Hello, my name is Lou and I am obsessed with excellent cover letters (and CVs).
I often wonder if I am only obsessed with a strong and well thought out cover letter because I did not start out on my 'job journey' in the TV sector. In the commercial world a 'stand out' but 'by the book' (i.e. Dear Sir/Madam, Your Sincerely/Faithfully etc.) cover letter is imperative - anything less generally goes in the bin. TV however *appears* to be more forgiving. Don't get me wrong, an email along the lines of Mrs Doubtfire's famous 'I. Am. Job' probably won't get you very far in TV - but, I have found that my media peers are a lot more forgiving about formalities when it comes to what they deem acceptable in a cover letter.
That isn't to say that a good cover letter isn't sought in TV - but, I think it is fair to say that generally, the rules surrounding one are a little more fluid than in the corporate sector.
Even so, TV is a notoriously competitive industry to both get into and progress within. Passion on its own is not always enough to get you by - and there will be times those amazing contacts just don't have a role for you, and you have to start sending out the CV. Here is where an excellent cover letter will serve you well.
I personally think that courtesy and manners are key - even if you are applying for a role with someone you already know. I also think that an introduction to how you are applying is a good measure too i.e. where did you see the job advertised, or how did you come about attaining their contact details. I am a big fan of:
'I am writing to apply for the role of XXX as advertised on XXX, and attach my CV for your consideration'.
A cover letter should sell you in a nutshell - about 60 - 70% of an sheet of A4 is a good size. No longer or they might stop reading. A cover letter should never be too long or too over packed: we (as recruiters) generally don't need your life story, and we don't need a summary of the contents of your CV - that's what we will look at next.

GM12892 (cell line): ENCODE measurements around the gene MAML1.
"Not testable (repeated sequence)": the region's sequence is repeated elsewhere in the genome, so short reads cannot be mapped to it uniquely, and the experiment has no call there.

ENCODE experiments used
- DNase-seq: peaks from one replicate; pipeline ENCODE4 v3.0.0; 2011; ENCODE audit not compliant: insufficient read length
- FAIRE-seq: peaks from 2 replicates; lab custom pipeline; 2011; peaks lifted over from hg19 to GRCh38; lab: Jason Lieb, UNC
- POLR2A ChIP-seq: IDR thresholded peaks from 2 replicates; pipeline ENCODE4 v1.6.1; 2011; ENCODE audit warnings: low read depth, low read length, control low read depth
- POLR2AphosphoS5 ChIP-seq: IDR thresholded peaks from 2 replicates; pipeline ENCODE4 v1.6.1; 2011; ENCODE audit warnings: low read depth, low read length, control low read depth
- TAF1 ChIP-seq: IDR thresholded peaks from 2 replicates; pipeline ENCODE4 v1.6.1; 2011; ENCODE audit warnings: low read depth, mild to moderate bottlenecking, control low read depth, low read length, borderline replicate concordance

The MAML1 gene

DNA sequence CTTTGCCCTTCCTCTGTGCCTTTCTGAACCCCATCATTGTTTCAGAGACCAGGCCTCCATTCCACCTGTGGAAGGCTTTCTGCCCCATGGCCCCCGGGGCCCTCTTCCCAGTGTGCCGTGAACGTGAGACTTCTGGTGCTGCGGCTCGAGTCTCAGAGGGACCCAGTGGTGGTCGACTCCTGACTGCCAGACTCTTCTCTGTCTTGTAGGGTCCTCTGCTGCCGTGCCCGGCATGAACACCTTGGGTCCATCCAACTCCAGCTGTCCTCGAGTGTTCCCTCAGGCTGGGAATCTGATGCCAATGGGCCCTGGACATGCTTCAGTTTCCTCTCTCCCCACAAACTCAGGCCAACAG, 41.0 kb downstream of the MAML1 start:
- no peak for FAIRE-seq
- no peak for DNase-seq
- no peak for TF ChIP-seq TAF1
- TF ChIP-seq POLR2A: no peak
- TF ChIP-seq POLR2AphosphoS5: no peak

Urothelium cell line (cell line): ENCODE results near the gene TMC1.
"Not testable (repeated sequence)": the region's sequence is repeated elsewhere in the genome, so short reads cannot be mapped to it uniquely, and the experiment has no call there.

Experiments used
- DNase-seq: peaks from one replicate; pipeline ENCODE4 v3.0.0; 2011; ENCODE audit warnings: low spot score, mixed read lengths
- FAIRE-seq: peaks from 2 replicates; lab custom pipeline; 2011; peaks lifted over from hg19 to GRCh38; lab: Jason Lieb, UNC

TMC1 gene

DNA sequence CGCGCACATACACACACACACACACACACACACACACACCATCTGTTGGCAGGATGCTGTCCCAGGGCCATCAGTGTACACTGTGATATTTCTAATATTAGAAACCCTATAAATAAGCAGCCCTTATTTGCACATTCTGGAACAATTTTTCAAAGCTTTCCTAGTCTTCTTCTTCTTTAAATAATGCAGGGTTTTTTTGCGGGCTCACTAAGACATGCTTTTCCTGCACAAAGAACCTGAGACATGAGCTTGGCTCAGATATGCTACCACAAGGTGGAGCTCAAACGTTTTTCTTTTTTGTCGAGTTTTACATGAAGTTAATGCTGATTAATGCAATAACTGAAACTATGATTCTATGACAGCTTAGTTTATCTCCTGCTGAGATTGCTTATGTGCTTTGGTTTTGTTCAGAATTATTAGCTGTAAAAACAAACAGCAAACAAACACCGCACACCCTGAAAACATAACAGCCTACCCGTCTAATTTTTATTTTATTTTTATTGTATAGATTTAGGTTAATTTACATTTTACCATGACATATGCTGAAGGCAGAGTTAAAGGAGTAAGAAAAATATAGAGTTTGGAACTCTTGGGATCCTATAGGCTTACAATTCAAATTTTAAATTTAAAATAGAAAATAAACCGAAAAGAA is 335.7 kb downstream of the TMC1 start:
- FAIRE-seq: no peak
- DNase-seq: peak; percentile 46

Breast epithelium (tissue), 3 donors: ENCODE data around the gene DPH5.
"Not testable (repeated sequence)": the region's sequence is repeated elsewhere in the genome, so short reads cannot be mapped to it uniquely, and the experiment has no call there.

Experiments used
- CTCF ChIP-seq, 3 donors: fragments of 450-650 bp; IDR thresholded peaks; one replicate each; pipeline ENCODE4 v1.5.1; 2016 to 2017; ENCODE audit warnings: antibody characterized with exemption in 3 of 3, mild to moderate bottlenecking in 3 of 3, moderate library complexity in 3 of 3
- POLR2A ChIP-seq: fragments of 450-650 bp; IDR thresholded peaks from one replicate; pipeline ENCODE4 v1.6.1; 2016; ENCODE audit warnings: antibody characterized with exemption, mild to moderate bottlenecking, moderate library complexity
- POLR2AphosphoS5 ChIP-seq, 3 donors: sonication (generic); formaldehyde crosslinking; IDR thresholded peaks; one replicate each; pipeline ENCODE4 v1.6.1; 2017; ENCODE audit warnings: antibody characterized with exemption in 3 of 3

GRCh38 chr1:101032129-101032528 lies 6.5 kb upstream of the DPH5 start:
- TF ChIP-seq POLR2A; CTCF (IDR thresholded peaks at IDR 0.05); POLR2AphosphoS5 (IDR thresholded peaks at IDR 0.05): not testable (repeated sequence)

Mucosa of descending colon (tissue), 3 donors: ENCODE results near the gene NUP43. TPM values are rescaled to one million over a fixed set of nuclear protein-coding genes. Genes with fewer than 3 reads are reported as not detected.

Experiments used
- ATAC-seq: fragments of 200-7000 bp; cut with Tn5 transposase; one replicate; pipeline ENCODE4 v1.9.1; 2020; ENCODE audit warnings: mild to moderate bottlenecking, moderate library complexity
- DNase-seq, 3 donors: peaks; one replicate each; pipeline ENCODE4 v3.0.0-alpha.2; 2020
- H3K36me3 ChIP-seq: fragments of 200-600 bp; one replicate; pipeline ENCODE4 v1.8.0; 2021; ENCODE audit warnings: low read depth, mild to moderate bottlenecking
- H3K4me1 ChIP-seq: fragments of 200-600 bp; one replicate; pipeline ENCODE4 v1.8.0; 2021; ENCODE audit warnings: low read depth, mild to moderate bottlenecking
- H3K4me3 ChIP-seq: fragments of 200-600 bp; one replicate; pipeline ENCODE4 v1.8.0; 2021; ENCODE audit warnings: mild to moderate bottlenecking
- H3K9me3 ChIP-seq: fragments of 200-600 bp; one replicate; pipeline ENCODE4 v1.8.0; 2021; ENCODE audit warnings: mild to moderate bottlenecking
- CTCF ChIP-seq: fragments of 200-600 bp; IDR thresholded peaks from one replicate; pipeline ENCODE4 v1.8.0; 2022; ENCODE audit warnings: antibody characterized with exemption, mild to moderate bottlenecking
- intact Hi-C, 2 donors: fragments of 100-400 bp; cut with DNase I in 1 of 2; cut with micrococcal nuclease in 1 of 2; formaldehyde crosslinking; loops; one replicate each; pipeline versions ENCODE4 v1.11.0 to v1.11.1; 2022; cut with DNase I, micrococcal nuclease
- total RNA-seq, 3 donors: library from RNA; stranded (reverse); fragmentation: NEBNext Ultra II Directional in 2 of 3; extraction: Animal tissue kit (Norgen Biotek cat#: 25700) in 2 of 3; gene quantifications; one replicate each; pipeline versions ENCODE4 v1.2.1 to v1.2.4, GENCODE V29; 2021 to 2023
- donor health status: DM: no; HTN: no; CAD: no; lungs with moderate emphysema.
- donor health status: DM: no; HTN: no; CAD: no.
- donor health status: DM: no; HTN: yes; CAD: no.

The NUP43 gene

A cover letter should not be a blanket copy... nothing bores me more (personally) than reading a generic cover letter. Having a good template is fine - but take 5 minutes to personalise it to the job/company/person. It will make a difference - IMO. I think social media is an excellent way to suss out a person or company's 'personality' - that you can then tailor your cover letter towards.
An area often lacking in a cover letter is personality/a human side: this doesn't mean you should start telling jokes etc. but do talk feelings. Cover Letter's often list skills - but don't make example of them. Don't just state that you 'possess excellent communication skills' - evidence how and whilst doing so, show something about yourself:
'I believe I have excellent communication skills - developed whilst volunteering as a radio presenter at my local hospital on their in-house radio station. I hosted weekly phone in sessions - and received good feedback about my ability to develop relationships with our callers.'
Every word in your cover letter should be there for a reason... use them, don't abuse them!
OK - it is time to start writing your cover letter - what do you include having noted the above?
If the name of the person you are writing to is obvious or can be readily found, address them by that name! If not, then Dear Sir/Madam is appropriate.
Kick-start with an introduction to who you are and where you saw the advert/got their details/heard about the job.
Refer to the specifics of the job advert/inside info your friend gave you - keep it succinct but do briefly evidence/provide example to any statements of fact.
Never talk generally about interests and hobbies in your cover letter unless absolutely relevant to the job or the programme content - even then, nobody needs to know that you have been an active horse rider for 17 years and what your favourite breed of horse is.
Please don't make jokes/try to be funny/behave in an over familiar way when sending a cover letter - there is nothing more insulting than someone you have given your card to then writing to you and saying 'Alright babes, sooooo lols meeting you last night. Really up for that job you mentioned - sounds wicked'.
Please don't copy and paste your CV into your cover letter - neither should emulate the other.
End your cover letter with your availability for both interview and work - and state best method of daytime contact:
'I am generally available for interview at all times, and would be in a position to start with you, if successful, on XXX. I am available on my mobile number at most times/I am currently working so cannot readily take calls, but check email regularly/etc'
SPELL CHECK SPELL CHECK SPELL CHECK!
Sign off formally - cheers, ta, see ya later, etc is not acceptable.
So - that's what I think. I have shared this advice and supported creation of a 'new, formal' cover letter to several people I have worked with of late - and the feedback has been great. One example - an amazing chap with a good CV was not getting any work. A new cover letter and a quick tidy up of said CV and now he is solidly booked for the next 8 weeks. Coincidence? Maybe. I however, am all for the power of a top cover letter...
©June 2012 – Lou Gallagher